It is also open late in summer (maybe): In some recent summers, the Uffizi has instituted a late-opening schedule, staying open until 9pm on Tuesdays. Let's hope they continue the tradition

"Grande Uffizi" = more art (but it may have moved)

Of the more than 3,100 artworks in the museum's archives, only about 1,700 are on exhibit—though now that the "Grande Uffizi" project has (finally!) expanded the galleries to the first (ground) floor, many more are being put on display.

Put it this way: Since the Uffizi Galleries opened, the only regular display space for its art has been up on the third floor (second piano in Italian). Anyone who visited over the past 75 years or so, that's pretty much what they saw.

In just the past few years, however, the permanent exhibit has expanded to cover a good three-quarters of the second floor (primo piano) as well—and though most of the new rooms are frankly a bit tiny (they weren't originally intended as gallery space), the fact remains that thousands upon thousands of square meters of wall space have opened up to display even more of the Uffiizi's embarrassingly rich collection.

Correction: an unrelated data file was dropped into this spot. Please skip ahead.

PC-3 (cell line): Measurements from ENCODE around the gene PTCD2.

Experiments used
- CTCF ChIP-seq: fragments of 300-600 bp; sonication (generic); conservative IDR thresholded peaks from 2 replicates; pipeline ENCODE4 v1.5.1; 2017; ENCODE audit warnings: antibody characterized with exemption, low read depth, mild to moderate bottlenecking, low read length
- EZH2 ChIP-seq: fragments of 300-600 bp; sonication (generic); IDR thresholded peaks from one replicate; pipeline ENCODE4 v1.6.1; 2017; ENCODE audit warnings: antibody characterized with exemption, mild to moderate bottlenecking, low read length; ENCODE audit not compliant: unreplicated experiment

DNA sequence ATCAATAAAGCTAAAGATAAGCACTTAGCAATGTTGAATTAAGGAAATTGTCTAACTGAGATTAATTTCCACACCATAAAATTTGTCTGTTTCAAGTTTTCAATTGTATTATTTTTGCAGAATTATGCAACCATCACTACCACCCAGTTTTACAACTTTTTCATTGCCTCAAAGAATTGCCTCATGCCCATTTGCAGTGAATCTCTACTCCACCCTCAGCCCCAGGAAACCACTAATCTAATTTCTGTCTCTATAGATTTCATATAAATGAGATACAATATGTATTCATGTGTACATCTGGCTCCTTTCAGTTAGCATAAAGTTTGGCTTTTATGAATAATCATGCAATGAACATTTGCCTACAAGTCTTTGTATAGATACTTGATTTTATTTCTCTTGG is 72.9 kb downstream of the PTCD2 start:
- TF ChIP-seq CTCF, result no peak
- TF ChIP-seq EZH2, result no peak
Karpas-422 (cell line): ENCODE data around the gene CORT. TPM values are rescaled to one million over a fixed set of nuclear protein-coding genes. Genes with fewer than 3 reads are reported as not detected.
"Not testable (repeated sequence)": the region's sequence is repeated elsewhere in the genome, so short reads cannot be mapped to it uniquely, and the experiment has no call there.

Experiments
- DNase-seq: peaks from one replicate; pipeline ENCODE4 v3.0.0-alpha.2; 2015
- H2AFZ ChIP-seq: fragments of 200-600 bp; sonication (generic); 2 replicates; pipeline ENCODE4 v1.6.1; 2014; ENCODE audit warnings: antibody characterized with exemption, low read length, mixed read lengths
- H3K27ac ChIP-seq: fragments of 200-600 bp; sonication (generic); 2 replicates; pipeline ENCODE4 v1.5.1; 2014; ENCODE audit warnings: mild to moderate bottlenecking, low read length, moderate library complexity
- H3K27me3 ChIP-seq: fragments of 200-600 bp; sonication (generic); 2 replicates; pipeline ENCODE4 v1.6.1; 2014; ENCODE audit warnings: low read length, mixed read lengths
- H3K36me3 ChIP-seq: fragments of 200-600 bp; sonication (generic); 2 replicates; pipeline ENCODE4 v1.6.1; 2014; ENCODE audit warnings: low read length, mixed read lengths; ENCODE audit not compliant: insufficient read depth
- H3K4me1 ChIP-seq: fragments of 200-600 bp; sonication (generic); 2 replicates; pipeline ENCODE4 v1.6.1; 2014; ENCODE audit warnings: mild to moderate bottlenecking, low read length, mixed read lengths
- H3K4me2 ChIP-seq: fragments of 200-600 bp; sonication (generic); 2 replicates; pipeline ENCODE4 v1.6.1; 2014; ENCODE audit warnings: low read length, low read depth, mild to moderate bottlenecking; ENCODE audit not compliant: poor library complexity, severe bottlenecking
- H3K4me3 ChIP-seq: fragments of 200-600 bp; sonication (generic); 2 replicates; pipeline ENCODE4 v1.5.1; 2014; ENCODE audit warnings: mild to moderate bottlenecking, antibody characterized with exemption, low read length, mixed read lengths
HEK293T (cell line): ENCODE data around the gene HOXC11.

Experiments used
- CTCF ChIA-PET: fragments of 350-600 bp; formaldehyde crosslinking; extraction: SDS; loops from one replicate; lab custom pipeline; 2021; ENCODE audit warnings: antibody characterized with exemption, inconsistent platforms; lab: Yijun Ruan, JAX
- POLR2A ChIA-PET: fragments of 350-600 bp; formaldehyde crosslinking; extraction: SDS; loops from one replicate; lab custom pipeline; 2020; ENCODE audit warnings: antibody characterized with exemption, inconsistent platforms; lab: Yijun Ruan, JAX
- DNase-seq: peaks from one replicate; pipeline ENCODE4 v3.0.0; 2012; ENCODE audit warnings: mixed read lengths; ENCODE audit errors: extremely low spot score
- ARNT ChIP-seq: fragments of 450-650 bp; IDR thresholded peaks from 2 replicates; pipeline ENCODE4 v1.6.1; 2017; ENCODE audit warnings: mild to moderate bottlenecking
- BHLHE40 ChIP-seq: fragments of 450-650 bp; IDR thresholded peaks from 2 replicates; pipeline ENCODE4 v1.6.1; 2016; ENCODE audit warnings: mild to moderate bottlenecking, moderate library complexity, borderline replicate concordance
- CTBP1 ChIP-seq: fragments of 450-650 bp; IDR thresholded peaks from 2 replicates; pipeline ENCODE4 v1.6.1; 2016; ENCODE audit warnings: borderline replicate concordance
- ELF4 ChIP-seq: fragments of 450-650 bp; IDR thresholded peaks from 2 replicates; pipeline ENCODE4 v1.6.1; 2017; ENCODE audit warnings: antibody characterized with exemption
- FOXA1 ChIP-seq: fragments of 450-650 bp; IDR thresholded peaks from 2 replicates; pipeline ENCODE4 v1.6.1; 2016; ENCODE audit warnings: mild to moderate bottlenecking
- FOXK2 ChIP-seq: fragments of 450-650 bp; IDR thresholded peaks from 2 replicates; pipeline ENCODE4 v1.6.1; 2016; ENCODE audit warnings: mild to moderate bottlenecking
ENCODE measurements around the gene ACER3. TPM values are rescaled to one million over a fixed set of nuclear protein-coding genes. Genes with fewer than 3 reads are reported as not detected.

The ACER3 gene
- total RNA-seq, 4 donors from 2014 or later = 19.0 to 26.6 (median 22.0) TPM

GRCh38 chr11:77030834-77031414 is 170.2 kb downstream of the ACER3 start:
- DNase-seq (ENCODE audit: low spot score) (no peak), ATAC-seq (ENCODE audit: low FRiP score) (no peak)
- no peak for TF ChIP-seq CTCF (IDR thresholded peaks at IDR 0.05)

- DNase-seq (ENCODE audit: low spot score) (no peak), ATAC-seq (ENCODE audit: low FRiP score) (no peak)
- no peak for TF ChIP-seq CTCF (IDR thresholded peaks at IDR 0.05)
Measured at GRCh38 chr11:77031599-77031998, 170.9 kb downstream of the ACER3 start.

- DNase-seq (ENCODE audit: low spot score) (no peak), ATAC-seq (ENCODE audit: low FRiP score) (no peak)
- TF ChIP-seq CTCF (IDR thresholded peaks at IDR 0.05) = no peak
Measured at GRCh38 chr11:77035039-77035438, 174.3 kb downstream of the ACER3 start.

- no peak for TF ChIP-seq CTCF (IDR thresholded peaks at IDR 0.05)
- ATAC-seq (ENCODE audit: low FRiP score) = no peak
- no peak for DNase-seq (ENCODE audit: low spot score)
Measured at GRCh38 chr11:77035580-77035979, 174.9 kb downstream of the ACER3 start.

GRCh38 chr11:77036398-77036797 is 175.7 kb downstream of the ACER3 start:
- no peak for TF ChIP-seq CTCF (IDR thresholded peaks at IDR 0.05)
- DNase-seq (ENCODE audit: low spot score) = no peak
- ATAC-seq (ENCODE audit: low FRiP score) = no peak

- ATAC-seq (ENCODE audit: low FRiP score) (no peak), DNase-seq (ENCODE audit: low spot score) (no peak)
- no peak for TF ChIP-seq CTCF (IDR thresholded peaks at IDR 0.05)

That said, the Grande Uffizi project is not quite finished yet.

Works are constantly being rearranged in order to free up some of the older rooms for their first (desperately needed) refurbishment in roughly 60–70 years.

You'll still get to see them. Just don't expect them necessarily to be in the same place it says on your map or in your guidebook.

Also know before you go that the Uffizi sometimes shuts down rooms for crowd-control reasons—especially in summer, when the bulk of the annual 1.5 million visitors stampedes the place.

Hit the gift shop early

For some reason buried deep in the idiocy of Italian bureaucracy, the museum gift shop actually closes before the museum does (around 6:30pm).